Side view of the bridge
Photo taken by MnDOT in 1941; submitted by Jason Smith
License: Released into public domain
BH Photo #290612
And neither this or the Aulwurm bridge have been assigned the lally column category. I'll leave it to you guys, since it's your discovery and discussion.
This type of support system is referred to as a caisson system, in which the supports are mainly steel tubes filled with concrete (or, in some cases, concrete columns), with sparse bracing in between for stability. They are also referred to as "Lally columns". This was very common with multiple-span truss bridges for many decades from the mid-1800's till around 1920, mainly with the older pin-connected bridges. Type "Lally" into the search bar on the home page, and most of the bridges that turn up feature this type of support system. Hope this helps!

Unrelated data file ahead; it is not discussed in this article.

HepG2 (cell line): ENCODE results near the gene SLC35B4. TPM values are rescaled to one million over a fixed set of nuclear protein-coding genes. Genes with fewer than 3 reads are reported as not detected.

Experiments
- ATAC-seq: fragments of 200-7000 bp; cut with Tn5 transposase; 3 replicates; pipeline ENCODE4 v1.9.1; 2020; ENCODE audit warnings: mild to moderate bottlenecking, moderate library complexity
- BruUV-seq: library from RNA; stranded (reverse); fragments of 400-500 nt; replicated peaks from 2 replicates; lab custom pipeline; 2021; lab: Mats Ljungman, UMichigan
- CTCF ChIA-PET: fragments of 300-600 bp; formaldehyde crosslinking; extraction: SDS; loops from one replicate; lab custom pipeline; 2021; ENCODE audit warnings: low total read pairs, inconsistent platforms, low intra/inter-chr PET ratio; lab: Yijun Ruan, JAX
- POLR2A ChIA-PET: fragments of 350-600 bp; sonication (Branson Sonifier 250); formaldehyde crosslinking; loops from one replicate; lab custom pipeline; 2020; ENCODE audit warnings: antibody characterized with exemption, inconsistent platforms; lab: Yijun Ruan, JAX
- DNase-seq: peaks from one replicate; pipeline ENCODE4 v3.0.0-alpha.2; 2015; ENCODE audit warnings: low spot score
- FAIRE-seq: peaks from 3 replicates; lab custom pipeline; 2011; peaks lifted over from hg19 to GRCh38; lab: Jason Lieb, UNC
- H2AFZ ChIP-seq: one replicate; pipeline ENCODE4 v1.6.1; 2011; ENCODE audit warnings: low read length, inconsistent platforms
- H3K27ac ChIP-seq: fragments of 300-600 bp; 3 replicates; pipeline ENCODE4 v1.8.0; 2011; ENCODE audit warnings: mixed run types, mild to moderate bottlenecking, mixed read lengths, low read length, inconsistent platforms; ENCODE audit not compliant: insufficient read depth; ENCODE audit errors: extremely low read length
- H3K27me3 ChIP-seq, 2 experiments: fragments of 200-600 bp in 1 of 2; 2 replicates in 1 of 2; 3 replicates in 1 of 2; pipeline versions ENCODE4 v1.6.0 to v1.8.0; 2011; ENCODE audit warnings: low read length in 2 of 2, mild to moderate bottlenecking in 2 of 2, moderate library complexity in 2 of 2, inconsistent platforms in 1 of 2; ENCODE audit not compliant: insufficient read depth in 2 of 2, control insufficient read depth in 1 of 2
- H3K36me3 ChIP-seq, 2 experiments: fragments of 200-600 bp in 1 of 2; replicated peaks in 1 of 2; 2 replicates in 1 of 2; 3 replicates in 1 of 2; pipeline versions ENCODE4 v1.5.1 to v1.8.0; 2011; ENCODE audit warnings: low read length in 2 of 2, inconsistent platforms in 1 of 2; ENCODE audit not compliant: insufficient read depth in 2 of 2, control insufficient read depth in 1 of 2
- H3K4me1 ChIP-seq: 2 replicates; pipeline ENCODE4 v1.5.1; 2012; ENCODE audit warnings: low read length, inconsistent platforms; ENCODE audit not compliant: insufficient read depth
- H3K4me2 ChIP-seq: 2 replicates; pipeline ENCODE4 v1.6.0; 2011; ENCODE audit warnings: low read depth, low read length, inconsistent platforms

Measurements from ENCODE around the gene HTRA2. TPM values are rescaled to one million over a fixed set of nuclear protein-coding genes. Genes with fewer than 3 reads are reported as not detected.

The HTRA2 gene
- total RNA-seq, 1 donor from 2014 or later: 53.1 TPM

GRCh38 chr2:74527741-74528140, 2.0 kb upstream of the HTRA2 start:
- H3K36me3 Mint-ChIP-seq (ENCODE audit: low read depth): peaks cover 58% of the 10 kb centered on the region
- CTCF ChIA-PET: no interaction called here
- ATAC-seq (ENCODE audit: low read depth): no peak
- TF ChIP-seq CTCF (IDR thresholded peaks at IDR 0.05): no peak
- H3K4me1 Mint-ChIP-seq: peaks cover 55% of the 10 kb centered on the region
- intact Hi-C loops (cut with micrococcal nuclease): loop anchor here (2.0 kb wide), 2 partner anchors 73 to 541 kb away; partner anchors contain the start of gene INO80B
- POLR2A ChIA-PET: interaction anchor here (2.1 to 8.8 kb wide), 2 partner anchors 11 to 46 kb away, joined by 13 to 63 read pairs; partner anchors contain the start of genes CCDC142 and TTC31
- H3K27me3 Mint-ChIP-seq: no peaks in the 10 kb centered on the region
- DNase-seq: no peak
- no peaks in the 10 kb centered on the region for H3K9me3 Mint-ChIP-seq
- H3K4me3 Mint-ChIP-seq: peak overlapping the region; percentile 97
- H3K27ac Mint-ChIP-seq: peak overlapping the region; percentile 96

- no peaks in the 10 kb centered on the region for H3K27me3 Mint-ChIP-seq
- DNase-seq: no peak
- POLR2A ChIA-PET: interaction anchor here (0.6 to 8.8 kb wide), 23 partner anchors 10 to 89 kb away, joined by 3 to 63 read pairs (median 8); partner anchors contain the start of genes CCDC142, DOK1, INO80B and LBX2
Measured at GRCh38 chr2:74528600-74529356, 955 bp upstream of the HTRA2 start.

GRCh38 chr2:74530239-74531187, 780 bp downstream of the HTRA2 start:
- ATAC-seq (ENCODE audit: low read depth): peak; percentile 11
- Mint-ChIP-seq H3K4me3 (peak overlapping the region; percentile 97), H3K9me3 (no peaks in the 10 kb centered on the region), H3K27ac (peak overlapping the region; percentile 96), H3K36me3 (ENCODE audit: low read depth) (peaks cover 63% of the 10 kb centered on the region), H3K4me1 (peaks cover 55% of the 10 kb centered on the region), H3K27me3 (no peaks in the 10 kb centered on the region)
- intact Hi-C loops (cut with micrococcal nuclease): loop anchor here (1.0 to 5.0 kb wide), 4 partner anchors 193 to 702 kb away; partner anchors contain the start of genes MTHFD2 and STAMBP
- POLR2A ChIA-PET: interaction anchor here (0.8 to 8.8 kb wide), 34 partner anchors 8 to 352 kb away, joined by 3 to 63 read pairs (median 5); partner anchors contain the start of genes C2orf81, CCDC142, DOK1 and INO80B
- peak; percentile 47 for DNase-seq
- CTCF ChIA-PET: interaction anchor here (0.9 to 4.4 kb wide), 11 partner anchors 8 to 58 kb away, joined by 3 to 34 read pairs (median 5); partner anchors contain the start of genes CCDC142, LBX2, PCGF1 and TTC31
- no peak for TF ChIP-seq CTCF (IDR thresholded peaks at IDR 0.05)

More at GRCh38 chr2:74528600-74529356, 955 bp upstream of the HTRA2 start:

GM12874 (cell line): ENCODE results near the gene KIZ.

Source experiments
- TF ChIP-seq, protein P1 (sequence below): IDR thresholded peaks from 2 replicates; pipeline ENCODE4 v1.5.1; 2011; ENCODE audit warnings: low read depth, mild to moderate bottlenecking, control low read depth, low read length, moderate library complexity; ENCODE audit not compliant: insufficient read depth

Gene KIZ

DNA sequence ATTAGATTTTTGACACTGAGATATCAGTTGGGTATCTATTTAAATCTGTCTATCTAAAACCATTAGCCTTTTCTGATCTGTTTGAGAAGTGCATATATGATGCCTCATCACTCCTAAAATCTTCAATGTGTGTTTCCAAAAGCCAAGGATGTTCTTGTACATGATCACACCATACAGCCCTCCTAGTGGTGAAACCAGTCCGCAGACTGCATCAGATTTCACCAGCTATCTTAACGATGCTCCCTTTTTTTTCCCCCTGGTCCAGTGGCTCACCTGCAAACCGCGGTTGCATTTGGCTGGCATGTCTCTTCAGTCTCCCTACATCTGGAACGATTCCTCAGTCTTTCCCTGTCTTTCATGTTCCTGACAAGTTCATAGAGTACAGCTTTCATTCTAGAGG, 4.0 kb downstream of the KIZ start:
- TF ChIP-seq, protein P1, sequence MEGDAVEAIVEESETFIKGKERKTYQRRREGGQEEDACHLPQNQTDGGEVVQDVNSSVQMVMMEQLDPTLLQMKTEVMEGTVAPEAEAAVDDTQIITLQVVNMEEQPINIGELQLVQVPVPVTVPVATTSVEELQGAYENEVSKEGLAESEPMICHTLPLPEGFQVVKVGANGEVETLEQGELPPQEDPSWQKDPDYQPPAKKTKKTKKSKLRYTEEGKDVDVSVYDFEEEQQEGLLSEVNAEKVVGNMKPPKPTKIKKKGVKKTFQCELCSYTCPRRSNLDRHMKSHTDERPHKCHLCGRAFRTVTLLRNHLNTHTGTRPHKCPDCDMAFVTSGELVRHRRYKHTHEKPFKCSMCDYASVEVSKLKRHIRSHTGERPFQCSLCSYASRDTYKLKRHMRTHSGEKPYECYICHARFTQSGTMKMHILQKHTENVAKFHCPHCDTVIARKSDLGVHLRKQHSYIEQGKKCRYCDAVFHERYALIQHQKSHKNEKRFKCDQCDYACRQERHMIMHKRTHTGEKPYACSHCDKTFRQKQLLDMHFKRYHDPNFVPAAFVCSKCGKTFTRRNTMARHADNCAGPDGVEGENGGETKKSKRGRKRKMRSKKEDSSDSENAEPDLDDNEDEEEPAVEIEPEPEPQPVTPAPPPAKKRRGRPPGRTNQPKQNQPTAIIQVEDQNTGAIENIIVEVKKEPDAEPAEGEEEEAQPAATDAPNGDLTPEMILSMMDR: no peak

I am struck by a similarity in design of two very old multi-span pony truss bridges - this lost one, and the extant but derelict Aulwurm Drive Bridge near Chicago http://bridgehunter.com/il/cook/aulwurm-drive/ (Best photos at http://www.historicbridges.org/bridges/browser/?bridgebrowse...). Both bridges are shrouded in some mystery. Though the trusses themselves are different, the piers and bents (or lack of bents) look almost the same. Sturdy round concrete pairs of piers, crossbraced to one another only by light trusswork, in lieu of a big sturdy bent. Was this a common construction technique for very old multi-span pony truss bridges? Are there others like these two?